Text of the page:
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Lakewood boutique owner Carly Jones closes her doors but refuses to leave her dream behind

January 28, 2019

Lakewood boutique owner Carly Jones closes her doors but refuses to leave her dream behind

LAKEWOOD, Ohio – Standing near the corner of Madison and Alameda Avenues, Carly Jones nearly chokes up. Her mood is as gray as the sky on this dreary January afternoon.

Carly is revisiting the corner to tell this cleveland.com columnist about her painful – and overdue – decision to close Level Up Boutique, the clothing store she had opened in April 2017.

Her disposition this day in glaring contrast to the one on display the last time we met here. Back then, she was overcome with emotion triggered by her pride in having opened the store at this corner in the historic Birdtown neighborhood.

The opening of her store had represented so much more than a business venture. It represented a possible path out of Cleveland’s impoverished Central neighborhood, where she lives with her two daughters, 9 and 12. It represented the fulfilment of a promise she had made to herself, her daughters and mother to make her own opportunities. Her optimism was reflected in two gold-glitter-encrusted walls that greeted customers.

But she quickly became trapped in a Sisyphean task. She wasn’t selling enough clothes to cover the store’s overhead, so she had to work more hours outside the store as a driver for an app-based food-delivery service to pay the store’s rent and buy inventory. Doing so meant less time at the store selling clothes. And her business partner was often AWOL and wasn’t contributing money to cover costs. Falling behind on the store’s rent, Carly was at her breaking point.

“I would be homeless if I kept on going back and forth with it,” Carly tells me. “My challenge was not having support. I was paying my own rent, store rent and buying inventory. It was at the point that I was working 7 a.m. in morning to midnight and not even keeping the store open.”

She says her plan was to reopen after she took a break, possibly with a new partner and money to make good on the rent.

Shortly after posting a notice about the store’s closing, Carly worked more than 12 hours delivering food. When she got home, well into the night, she turned off her phone and collapsed in her bed, missing a text message the next morning from the store’s landlord. The message said that her store had been burglarized and she needed to come to Lakewood ASAP.

She spotted the text when her kid’s fighting woke her.

“I cried the whole drive to the store,” she tells me.

Lakewood police later arrested a man that they believed was behind several smash-and-grabs in the area. Carly wonders aloud if there is more to it. Nagging her is the fact that some of her best clothing items were taken while less expensive items were left behind.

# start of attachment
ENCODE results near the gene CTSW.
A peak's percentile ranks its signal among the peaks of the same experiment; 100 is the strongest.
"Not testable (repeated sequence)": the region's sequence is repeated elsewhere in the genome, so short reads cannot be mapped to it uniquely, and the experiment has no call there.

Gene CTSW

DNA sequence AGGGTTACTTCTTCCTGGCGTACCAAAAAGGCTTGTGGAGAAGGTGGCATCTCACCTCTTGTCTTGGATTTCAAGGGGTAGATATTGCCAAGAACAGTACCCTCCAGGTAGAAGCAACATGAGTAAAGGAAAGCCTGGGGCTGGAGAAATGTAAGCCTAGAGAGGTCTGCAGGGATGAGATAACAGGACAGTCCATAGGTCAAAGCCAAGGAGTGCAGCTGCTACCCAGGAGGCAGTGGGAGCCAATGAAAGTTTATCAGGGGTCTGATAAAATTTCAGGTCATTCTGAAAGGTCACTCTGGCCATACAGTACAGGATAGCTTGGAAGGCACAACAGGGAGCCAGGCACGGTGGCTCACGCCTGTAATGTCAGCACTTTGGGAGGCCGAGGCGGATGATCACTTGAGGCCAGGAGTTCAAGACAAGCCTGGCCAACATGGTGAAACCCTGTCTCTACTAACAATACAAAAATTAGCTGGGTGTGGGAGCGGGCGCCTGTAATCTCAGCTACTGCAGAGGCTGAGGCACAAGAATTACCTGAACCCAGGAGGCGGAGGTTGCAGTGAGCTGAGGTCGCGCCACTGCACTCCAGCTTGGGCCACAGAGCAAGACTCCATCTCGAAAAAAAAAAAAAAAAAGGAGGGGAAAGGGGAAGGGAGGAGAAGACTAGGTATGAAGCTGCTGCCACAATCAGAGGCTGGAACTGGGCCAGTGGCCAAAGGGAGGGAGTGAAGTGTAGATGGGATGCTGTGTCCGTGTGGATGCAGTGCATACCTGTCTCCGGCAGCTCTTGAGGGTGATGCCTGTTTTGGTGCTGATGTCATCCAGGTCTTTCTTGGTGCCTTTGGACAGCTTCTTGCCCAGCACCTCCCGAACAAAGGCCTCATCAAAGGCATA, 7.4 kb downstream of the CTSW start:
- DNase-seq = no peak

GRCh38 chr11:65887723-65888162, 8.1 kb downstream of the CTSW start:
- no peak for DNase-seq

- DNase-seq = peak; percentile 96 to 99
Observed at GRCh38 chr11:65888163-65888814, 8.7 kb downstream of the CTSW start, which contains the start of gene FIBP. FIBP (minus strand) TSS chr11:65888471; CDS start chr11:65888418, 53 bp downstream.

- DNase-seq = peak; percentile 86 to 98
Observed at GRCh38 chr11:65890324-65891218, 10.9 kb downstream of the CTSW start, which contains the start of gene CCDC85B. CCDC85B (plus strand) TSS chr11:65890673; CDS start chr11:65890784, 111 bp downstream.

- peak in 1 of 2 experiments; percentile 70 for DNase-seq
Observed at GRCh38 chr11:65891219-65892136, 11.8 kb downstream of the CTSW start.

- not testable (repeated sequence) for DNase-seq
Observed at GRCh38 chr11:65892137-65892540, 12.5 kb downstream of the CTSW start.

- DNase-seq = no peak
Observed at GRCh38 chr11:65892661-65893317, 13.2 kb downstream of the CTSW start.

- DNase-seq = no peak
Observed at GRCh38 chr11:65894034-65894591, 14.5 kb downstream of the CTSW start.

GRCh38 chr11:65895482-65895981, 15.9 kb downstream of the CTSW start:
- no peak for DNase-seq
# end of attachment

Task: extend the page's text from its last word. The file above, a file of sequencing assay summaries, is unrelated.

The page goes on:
Regardless, the break-in reinforced reality. Without insurance, there was no way she could make rent and buy new inventory. So, Carly returned to the store’s keys to the landlord to avoid eviction.

She hopes to a legal battle over a couple of months of unpaid rent and 18 months remaining on her lease.

Carly shows me recent text messages between her and the landlord in which they discuss a settlement. The landlord tells her he’ll accept $650 and let her walk away. (He said he’s lined up a new tenant for February.) When she balks, he threatens to take her to court for four months of back rent, October 2017 through January 2018, plus legal costs.

“Take the deal the owner graciously offered and regroup,” he writes in one text.

Carly’s counter offers fall short.

“I don’t have the money and I have nothing to get,” she tells me, noting she still has items in the store she needs to retrieve.

At the moment, the issue remains unresolved.

As we talk and walk, Carly reflects about all the people who have helped her, from people who read about her in The Plain Dealer and cleveland.com’s A Greater Cleveland series, to her pastor, who helped her buy inventory during the store’s final months, to No Curvy Gal Left Behind, a network of women entrepreneurs.

“I am blessed,” she says. “People were rooting for me.

But does she have regrets?

It’s a question Carly says she’s thinks a lot about.

“I don’t have regrets, just lessons learned,” she says.

The lessons, she says, include practical ones, such as how to manage inventory and file business taxes, as well as less tangible ones, such as recognizing her own limits.

“It was very complicated and I didn’t think it was complicated,” she says.

She says her children didn’t want her to close the store, having bragged about it to friends before. They also like Lakewood, though the suburb proved too far from Carly’s home and the kid’s school, Carly admits.

Despite the end of Level Up Boutique, Carly says will still try to sell clothes. For now, she plans to sell them online with a variation of the Level Up Boutique name. And she is already talking to a potential new partner, a trusted and lifelong friend with some business experience.

Carly says she ultimately wants to open another store, perhaps closer to home.

“It’s my dream and I can’t give up,” she tells me as we end our visit. “The goal is to start and finish it. I need to do for my kids’ future.”

A Greater Cleveland is a call to action to the community to help remove the barriers to success faced by Cleveland children in poverty. It is a project of cleveland.com and The Plain Dealer. Because of the sensitive family matters discussed in this series, we have provided the people we write about anonymity and are using pseudonyms to identify them. See the entirety of our project by clicking here.

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